Veteran guide Roger Jones of Richmond relates that there is little mystery concerning where the best coldwater largemouth bass fishing occurs on the lower James.

"The best places are really community holes," says Jones. "The Barge Pits near the power plant at Dutch Gap are especially well known. At the Barge Pits, what you have are a number of old wooden barges that were placed there years ago and that have become great bass cover. The water discharge from the nearby power plant just adds to the appeal because the water in the pits may be as much as 10 degrees warmer than the water upstream from the plant. And in the winter, that is a very significant temperature difference.

"Fishing the Barge Pits is like fishing a small lake, and the same is true at several major gravel pits: the Meeks, Working and Canal pits. These gravel pits retain heat much better than other places do on the tidal James. All it takes for the fish to turn on in the gravel pits is one or two days of relatively warmer weather."

Meeks Pit is near the Dutch Gap and Osborne landings, while the Working Pit is close to the Curls Neck area. The Canal Pit is so-called because a long canal leads to it; this excavation is also situated in the Curls Neck area. Another favorite haunt of Jones' is the Deep Bottom area, which is right above Curls Neck. This locale comes by its name naturally as numerous deep holes exist, many of which are choked with laydowns that rest on pea gravel.

The guide explains that this combination of rock and wood draws shad and bluegills, and the bass know quite well how to take advantage of the forage. Jones also guides for catfish, and this past winter he netted several good-sized largemouths, which were of course immediately released, when he was employing a cast net for shad. Some 30 to 40 deep holes dot the Deep Bottom area, and any of them can produce impressive catches during a winter warming trend.

The common denominator for all of these lower James hotspots is that they are not out in the current of the main river. In fact, Jones emphasizes that main river structure and cover holds few fish at this time of the year, and the same is true concerning the many small creeks that dump into the waterway.

Regarding lures, the guide says that one of his favorite artificials is a 1/4-ounce spinnerbait with a single No. 3 Colorado blade and a chartreuse or chartreuse-and-white skirt with a 4-inch trailer. The Old Dominion sportsman likes to slow roll this lure across wood cover, and he stresses that the bait must be inched along - the bass will rarely chase any lure now. Return a spinnerbait just fast enough that you can feel the blades turning. The large Colorado blade is crucial because of the extra vibrations it emits in the frequently stained water.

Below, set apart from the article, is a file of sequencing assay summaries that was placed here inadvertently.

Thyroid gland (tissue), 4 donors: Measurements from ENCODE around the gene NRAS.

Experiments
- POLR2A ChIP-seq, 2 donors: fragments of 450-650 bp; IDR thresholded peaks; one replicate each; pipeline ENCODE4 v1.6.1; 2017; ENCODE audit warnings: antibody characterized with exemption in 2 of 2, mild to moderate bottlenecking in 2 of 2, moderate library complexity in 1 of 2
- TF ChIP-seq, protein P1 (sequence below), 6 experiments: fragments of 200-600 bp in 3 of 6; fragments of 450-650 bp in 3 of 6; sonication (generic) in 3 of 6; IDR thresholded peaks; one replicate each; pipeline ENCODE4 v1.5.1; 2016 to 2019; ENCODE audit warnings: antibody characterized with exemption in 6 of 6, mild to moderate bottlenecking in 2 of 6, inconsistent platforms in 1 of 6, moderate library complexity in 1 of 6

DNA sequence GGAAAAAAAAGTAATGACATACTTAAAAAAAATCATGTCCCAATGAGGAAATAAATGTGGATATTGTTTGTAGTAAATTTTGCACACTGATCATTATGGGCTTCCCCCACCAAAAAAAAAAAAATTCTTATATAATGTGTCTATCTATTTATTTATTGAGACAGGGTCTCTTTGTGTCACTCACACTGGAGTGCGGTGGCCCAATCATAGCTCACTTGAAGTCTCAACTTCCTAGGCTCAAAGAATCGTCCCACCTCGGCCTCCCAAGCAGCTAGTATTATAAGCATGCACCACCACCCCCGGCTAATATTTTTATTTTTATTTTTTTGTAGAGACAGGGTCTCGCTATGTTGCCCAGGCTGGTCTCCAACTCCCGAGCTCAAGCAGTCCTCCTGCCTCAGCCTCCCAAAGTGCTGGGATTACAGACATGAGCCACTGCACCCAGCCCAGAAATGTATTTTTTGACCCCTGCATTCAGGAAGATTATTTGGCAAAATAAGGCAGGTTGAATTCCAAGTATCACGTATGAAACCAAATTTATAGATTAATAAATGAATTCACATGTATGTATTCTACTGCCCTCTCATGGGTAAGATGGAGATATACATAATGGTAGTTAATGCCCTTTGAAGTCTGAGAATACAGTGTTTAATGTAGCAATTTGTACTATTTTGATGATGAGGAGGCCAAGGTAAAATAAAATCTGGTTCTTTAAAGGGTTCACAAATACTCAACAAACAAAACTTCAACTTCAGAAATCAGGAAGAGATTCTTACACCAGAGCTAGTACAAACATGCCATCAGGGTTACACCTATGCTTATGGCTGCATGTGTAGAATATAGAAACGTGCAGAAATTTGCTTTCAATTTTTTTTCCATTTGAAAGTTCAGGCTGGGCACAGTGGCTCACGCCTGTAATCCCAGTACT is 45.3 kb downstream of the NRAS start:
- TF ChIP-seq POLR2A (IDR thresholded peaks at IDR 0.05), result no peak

Another effective lure is a 3/8-ounce jig-and-pig in any crayfish color. Jones likes to slowly lift and drop this bait, so that the fall is very tantalizing. Interestingly, the guide also utilizes a crankbait for cold-water bucketmouths.

"I like to ease a . . . crankbait over any cover that the lure comes into contact with," says Jones. "I retrieve this lure very slowly, and add a little stop-and-go motion. This crankbait only dives about 6 to 8 feet, which is perfect for the submerged wood that I am fishing. I also like a really long rod, an 8-foot medium-action one, with a lot of tip action."

Finally, Jones emphasizes that wintertime anglers should be very safety conscious. He recommends that sportsmen wear proper clothing, which may mean snowmobile-type suits, as well as the need to dress in layers. Modern-day materials that protect against precipitation are also worth considering. The guide also strongly recommends that people wear lifejackets at all times. Falling out of a bass boat or raft or capsizing a canoe can lead to fatal consequences.

Jones also suggests that a fisherman always go with a friend or two a

nd that clear messages be left with loved ones concerning where the angler is going and what time he should return home. Furthermore, the winter is not the best time to explore sections of the upper and lower James that the individual is unfamiliar with.

For guided trips with Jack West, contact him at (423) 926-8539. For information on Yogi Bear's Jellystone Park, call (540) 291-2727 or For guided trips with Roger Jones, contact him at Hook, Line, and Sinker Guide Service (800-597-1708).

Editor's Note: Bruce Ingram is the author of the following books (cost is in parentheses): The James River Guide ($15), The New River Guide ($15) and The Shenandoah/Rappahannock Rivers Guide ($18). To obtain a copy, send a check to Ingram at P.O. Box 429, Fincastle, VA 24090.